Sleep is essential for physical and psychological wellbeing. Sufficient good quality sleep can help promote physical and mental health, quality of life, and reduce proneness to accidents 1.
Good sleep is also required for proper functioning of the immune system and it promotes normal growth in children because the growth hormone is secreted in deep sleep 1. Prolonged sleep deficiency is linked to an increased risk of cardiac disease, renal disease, stroke, diabetes, obesity, and hypertension 2.
Sleep has an essential role in thinking, attention, learning, memory, decision-making, problem-solving, coping with stress, controlling emotions, and risk-taking behavior 3. Medical students are more prone to the risk for poor sleep quality due to their special educational conditions, including high levels of stress, work pressures, and night-time duties at some stages 4,5.
Numerous studies have established the deleterious effects of poor sleep quality on resident physicians in various medical as well as surgical specialties 4–6, but studies exploring the quality of sleep among medical students in Egypt are insufficient.
There is no sufficient awareness or proper education provided to medical students about the importance of sleep and the factors affecting sleep quality. Hence, this study intended to explore the quality of sleep of medical undergraduate students in different years of education in Assiut and Mansoura Universities in Egypt.
We hypothesize that poor sleep quality is highly prevalent among Egyptian medical students.
The aim of the study was to investigate the prevalence of poor sleep quality among Egyptian medical students. We also aimed to investigate different sociodemographic variables that may influence the quality of sleep among Egyptian medical students.
Participants and methods
Study design and site of the study
This cross-sectional, questionnaire-based, descriptive study was conducted during the period from April to June 2015 on undergraduate medical students at Assiut and Mansoura Universities in Egypt.
There are 18 public medical schools and two private medical schools in Egypt. Mansoura University was founded in 1972 in Mansoura city. It is located at the north-east of the Nile Delta in Egypt. Assiut University, established in October 1957, is located in Assiut, in Upper Egypt.
Sample size was calculated using the G*power program (Heinrich Heine University Düsseldorf, North Rhine-Westphalia, Germany). A previous study reported that 55.7% of the university students had one or more sleep problems 7. With α error=5%, study power 80%, and effect size of 4%, the sample size was calculated to be 1064. We added another 164 (10%) to the sample to compensate for nonresponders: therefore, the final sample size was 1228, which was distributed as 409 Assiut and 819 Mansoura medical students (with a ratio of 1 : 2 according to the number of students in both faculties); 23 of them were not interested in participating and 23 did not complete the questionnaire and/or were excluded as they were using sedative medications due to a general medical condition.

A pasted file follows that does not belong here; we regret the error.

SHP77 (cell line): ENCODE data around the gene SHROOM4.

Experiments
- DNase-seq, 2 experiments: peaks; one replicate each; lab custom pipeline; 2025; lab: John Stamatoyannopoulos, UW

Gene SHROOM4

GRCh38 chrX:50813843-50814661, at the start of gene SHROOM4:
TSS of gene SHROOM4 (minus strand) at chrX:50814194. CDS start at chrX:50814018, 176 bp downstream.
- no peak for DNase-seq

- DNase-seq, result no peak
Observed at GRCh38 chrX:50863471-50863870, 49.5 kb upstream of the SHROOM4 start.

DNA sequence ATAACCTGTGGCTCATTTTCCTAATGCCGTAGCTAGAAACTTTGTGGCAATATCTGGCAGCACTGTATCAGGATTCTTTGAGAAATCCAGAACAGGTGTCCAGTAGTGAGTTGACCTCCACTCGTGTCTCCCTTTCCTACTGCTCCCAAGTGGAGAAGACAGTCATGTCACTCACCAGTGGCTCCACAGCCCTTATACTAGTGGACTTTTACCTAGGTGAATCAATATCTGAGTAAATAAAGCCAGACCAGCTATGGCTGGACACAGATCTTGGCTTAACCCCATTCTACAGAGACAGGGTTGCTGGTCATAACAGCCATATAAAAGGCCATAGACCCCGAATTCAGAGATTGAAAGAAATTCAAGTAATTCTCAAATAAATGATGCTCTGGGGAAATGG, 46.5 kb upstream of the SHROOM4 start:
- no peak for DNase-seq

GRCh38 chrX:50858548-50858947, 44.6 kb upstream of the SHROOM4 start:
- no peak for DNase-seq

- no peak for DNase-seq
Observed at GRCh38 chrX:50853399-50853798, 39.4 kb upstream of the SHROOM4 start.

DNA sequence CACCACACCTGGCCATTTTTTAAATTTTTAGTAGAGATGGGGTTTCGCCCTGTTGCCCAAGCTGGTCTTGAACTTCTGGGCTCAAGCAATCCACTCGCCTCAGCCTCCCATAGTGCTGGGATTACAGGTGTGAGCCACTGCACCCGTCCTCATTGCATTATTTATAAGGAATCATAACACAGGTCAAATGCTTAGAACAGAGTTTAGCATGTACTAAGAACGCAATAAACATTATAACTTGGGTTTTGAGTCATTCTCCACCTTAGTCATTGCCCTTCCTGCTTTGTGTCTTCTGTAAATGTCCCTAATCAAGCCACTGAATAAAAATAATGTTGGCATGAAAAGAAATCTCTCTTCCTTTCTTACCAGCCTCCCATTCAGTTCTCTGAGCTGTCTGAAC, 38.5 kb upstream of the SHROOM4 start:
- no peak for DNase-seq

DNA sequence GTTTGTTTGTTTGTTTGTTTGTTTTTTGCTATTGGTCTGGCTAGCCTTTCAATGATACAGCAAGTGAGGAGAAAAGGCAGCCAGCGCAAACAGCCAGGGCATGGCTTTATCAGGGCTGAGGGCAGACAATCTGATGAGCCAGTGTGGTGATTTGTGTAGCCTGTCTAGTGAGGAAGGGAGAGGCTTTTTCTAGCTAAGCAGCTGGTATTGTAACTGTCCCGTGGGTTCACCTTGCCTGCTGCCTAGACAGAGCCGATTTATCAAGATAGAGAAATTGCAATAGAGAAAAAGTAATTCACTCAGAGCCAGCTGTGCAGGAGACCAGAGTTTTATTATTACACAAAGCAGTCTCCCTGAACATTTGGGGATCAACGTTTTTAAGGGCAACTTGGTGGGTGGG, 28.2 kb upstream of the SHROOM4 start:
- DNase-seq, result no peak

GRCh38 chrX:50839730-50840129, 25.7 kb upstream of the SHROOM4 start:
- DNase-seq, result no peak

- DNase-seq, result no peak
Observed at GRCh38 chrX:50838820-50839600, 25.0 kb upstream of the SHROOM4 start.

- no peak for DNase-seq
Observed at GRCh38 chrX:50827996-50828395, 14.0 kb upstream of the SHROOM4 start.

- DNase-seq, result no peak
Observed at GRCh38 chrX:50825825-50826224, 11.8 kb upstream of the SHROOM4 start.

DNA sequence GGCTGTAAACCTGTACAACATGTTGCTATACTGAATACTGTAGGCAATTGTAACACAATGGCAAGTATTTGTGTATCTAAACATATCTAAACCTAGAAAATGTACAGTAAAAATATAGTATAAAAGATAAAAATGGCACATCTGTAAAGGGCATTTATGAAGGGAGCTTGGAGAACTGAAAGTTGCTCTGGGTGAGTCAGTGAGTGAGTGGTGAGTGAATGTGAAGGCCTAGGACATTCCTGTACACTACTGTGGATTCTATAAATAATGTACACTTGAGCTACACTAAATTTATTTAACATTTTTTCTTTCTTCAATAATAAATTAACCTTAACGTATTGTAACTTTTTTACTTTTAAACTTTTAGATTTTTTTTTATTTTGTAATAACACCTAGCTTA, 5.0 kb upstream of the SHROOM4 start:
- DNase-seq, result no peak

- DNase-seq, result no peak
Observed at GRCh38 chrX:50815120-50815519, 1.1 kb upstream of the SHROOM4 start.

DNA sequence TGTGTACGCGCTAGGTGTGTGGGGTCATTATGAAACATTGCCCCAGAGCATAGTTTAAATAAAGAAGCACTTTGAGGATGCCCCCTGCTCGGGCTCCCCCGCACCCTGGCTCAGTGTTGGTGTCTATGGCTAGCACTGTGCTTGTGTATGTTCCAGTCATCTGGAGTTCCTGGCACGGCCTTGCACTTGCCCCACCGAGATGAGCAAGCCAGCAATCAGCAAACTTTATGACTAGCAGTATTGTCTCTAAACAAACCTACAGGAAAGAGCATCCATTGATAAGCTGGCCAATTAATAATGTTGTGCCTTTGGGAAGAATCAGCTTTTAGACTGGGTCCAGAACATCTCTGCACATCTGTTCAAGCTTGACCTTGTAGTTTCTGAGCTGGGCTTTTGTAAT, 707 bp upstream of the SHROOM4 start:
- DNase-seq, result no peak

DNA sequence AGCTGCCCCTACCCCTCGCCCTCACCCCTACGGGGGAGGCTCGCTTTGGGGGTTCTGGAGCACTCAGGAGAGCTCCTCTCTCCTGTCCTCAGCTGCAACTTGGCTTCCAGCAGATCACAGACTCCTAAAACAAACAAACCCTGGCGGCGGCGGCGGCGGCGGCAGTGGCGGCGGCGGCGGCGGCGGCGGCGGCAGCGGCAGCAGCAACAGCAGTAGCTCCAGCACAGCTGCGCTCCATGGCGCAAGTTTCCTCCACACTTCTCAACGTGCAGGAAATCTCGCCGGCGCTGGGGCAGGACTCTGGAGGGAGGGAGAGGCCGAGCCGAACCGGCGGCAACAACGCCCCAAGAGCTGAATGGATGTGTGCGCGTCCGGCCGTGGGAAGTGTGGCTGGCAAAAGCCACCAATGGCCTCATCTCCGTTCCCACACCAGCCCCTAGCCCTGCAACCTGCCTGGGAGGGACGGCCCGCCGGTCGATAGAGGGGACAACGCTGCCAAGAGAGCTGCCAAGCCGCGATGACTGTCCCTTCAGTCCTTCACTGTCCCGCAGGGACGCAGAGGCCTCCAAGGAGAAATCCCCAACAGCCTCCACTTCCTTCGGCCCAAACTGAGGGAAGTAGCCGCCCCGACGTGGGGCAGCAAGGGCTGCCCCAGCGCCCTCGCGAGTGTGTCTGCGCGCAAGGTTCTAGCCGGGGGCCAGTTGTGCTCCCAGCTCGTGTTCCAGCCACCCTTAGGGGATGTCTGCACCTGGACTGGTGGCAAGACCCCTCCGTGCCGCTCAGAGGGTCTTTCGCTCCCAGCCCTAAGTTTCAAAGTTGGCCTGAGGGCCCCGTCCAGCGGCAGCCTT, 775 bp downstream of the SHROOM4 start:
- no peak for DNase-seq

The study population consisted of 1182 medical undergraduate students including 801 undergraduate students from Mansoura University and 381 from Assiut University. We used a systematic random sampling technique by skipping every third name on the class list. Recruitment and collection of data continued for 7 weeks. Participants were from the first grade to the internship year. The students were evenly recruited from each educational year in each university as follows: from Assiut University we recruited 55 students from each of first, second, and third year, and 54 students from each of fourth, fifth, sixth, and internship year; from Mansoura University we recruited 115 students from each of first, second, and third year, and 114 students from each of fourth, fifth, sixth, and internship year.
Students who were using sedative medications and/or narcotics for any acute or chronic medical condition were excluded from the study.
The students were asked to fill in a self-administered questionnaire that was developed after a literature review and discussions with all the coauthors so as to come up with a suitable data collection tool. The questionnaire was designed in Arabic language, containing questions enquiring about candidates’ sociodemographic data and sleep patterns.
Information collected included age, sex, year of education, height, weight, substance use, physical exercise, consumption of caffeinated beverages, working during the study, marital status, studying hours per day, health problem, use of psychotropic drugs, and student’s residence during the study.
This study was approved by the Research and Ethics Committees of both Universities. Confidentiality was assured to all students who volunteered and none were reimbursed. Students who were willing to participate were given a brief description about the study and its objectives. All participants signed written informed consent.
Instrumental tools used in the study
Pittsburg Quality of Sleep Index
Quality of sleep was measured using the Pittsburgh Sleep Quality Index (PSQI). This self-administered questionnaire assesses the quality of sleep during the previous month and contains 19 self-rated questions yielding seven components: subjective sleep quality, sleep latency, sleep duration, sleep efficiency, sleep disturbances, use of sleep medications, and daytime dysfunction. Each component is scored from 0 to 3, yielding a global PSQI score between 0 and 21, with higher scores indicating lower quality of sleep. The PSQI is useful in identifying good and poor sleepers. A global PSQI score more than 5 indicates that a person is a poor sleeper, having severe difficulties in at least two areas or moderate difficulties in more than three areas 8.
The Arabic version of the questionnaire used in this study, which was translated and validated through previous research 9.
Data were collected, coded, revised, and fed into the Statistical Package for Social Science (SPSS), version 20 (SPSS Inc., Chicago, Illinois, USA). Qualitative data were presented as number and percentages; quantitative data with parametric distribution were presented as mean, SDs and ranges. The χ2-test was used to compare between two groups with qualitative data. The comparisons between two independent groups with quantitative data and parametric distribution were carried out by using the Independent t-test. Logistic regression analysis was used to assess the predictors of poor sleep. The confidence interval was set to 95% and the margin of error accepted was set to 5%. A statistical level of significance was set at less than 0.05.